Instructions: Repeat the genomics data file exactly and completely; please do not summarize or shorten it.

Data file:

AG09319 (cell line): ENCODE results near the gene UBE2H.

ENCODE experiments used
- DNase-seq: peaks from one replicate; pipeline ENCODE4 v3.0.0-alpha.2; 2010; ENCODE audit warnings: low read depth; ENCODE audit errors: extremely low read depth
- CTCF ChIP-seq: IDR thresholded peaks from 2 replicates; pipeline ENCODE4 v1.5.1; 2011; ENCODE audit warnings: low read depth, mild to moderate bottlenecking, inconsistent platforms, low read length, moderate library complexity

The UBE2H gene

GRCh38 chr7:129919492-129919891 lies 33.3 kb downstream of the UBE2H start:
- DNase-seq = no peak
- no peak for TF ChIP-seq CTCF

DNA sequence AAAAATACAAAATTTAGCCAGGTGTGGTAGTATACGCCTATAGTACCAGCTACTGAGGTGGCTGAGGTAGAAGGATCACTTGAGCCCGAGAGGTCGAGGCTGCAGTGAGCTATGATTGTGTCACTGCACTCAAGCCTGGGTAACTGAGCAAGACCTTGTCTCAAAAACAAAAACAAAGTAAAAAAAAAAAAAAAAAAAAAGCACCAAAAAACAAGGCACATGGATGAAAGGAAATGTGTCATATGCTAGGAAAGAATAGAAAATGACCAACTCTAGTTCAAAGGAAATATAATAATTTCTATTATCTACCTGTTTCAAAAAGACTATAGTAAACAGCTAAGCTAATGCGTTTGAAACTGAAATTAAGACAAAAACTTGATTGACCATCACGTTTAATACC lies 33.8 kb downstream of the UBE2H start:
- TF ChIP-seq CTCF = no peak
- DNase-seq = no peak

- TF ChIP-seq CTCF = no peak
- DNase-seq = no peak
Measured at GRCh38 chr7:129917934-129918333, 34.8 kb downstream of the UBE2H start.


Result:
AG09319 (cell line): ENCODE results near the gene UBE2H.

ENCODE experiments used
- DNase-seq: peaks from one replicate; pipeline ENCODE4 v3.0.0-alpha.2; 2010; ENCODE audit warnings: low read depth; ENCODE audit errors: extremely low read depth
- CTCF ChIP-seq: IDR thresholded peaks from 2 replicates; pipeline ENCODE4 v1.5.1; 2011; ENCODE audit warnings: low read depth, mild to moderate bottlenecking, inconsistent platforms, low read length, moderate library complexity

The UBE2H gene

GRCh38 chr7:129919492-129919891 lies 33.3 kb downstream of the UBE2H start:
- DNase-seq = no peak
- no peak for TF ChIP-seq CTCF

DNA sequence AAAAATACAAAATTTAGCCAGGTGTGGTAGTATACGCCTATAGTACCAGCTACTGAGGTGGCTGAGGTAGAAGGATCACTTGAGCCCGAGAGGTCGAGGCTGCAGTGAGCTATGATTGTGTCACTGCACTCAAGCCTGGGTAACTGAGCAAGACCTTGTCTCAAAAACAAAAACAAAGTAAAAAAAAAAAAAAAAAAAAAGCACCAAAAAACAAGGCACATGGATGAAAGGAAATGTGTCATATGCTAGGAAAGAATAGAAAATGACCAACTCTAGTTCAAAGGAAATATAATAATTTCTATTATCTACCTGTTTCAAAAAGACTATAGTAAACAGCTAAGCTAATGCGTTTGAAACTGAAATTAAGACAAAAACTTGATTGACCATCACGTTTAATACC lies 33.8 kb downstream of the UBE2H start:
- TF ChIP-seq CTCF = no peak
- DNase-seq = no peak

- TF ChIP-seq CTCF = no peak
- DNase-seq = no peak
Measured at GRCh38 chr7:129917934-129918333, 34.8 kb downstream of the UBE2H start.